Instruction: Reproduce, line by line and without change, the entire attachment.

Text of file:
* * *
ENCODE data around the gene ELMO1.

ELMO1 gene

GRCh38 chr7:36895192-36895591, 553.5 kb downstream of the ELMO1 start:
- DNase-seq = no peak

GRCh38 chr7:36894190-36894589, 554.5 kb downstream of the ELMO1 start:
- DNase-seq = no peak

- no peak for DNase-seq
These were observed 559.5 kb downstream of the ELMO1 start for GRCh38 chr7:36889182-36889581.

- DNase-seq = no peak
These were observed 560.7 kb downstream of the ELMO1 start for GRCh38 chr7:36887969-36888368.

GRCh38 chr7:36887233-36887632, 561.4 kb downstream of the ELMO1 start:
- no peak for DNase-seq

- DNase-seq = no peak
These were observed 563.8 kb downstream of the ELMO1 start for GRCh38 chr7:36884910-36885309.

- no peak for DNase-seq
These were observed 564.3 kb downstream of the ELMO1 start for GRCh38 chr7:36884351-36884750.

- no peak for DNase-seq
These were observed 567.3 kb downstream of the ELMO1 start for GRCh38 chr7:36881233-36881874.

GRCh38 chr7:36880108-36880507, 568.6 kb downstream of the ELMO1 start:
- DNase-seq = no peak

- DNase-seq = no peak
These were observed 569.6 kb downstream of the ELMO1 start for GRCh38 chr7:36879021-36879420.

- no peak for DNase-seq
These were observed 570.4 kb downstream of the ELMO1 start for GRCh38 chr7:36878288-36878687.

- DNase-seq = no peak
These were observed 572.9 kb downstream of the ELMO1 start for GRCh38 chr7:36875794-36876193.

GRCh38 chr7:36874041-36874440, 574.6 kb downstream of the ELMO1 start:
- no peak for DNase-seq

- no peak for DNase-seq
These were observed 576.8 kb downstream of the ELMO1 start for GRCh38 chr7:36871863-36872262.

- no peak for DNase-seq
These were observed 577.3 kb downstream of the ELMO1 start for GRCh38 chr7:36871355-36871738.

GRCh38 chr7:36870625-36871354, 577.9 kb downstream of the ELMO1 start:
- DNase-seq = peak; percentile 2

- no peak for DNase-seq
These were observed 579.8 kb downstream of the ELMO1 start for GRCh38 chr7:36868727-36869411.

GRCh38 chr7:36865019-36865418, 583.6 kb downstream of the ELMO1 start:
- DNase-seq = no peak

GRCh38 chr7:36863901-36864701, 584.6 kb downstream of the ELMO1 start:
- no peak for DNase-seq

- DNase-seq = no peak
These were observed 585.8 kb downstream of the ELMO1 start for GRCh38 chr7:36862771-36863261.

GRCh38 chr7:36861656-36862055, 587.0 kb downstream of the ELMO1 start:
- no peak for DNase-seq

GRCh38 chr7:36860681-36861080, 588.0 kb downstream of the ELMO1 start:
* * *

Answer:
ENCODE data around the gene ELMO1.

ELMO1 gene

GRCh38 chr7:36895192-36895591, 553.5 kb downstream of the ELMO1 start:
- DNase-seq = no peak

GRCh38 chr7:36894190-36894589, 554.5 kb downstream of the ELMO1 start:
- DNase-seq = no peak

- no peak for DNase-seq
These were observed 559.5 kb downstream of the ELMO1 start for GRCh38 chr7:36889182-36889581.

- DNase-seq = no peak
These were observed 560.7 kb downstream of the ELMO1 start for GRCh38 chr7:36887969-36888368.

GRCh38 chr7:36887233-36887632, 561.4 kb downstream of the ELMO1 start:
- no peak for DNase-seq

- DNase-seq = no peak
These were observed 563.8 kb downstream of the ELMO1 start for GRCh38 chr7:36884910-36885309.

- no peak for DNase-seq
These were observed 564.3 kb downstream of the ELMO1 start for GRCh38 chr7:36884351-36884750.

- no peak for DNase-seq
These were observed 567.3 kb downstream of the ELMO1 start for GRCh38 chr7:36881233-36881874.

GRCh38 chr7:36880108-36880507, 568.6 kb downstream of the ELMO1 start:
- DNase-seq = no peak

- DNase-seq = no peak
These were observed 569.6 kb downstream of the ELMO1 start for GRCh38 chr7:36879021-36879420.

- no peak for DNase-seq
These were observed 570.4 kb downstream of the ELMO1 start for GRCh38 chr7:36878288-36878687.

- DNase-seq = no peak
These were observed 572.9 kb downstream of the ELMO1 start for GRCh38 chr7:36875794-36876193.

GRCh38 chr7:36874041-36874440, 574.6 kb downstream of the ELMO1 start:
- no peak for DNase-seq

- no peak for DNase-seq
These were observed 576.8 kb downstream of the ELMO1 start for GRCh38 chr7:36871863-36872262.

- no peak for DNase-seq
These were observed 577.3 kb downstream of the ELMO1 start for GRCh38 chr7:36871355-36871738.

GRCh38 chr7:36870625-36871354, 577.9 kb downstream of the ELMO1 start:
- DNase-seq = peak; percentile 2

- no peak for DNase-seq
These were observed 579.8 kb downstream of the ELMO1 start for GRCh38 chr7:36868727-36869411.

GRCh38 chr7:36865019-36865418, 583.6 kb downstream of the ELMO1 start:
- DNase-seq = no peak

GRCh38 chr7:36863901-36864701, 584.6 kb downstream of the ELMO1 start:
- no peak for DNase-seq

- DNase-seq = no peak
These were observed 585.8 kb downstream of the ELMO1 start for GRCh38 chr7:36862771-36863261.

GRCh38 chr7:36861656-36862055, 587.0 kb downstream of the ELMO1 start:
- no peak for DNase-seq

GRCh38 chr7:36860681-36861080, 588.0 kb downstream of the ELMO1 start: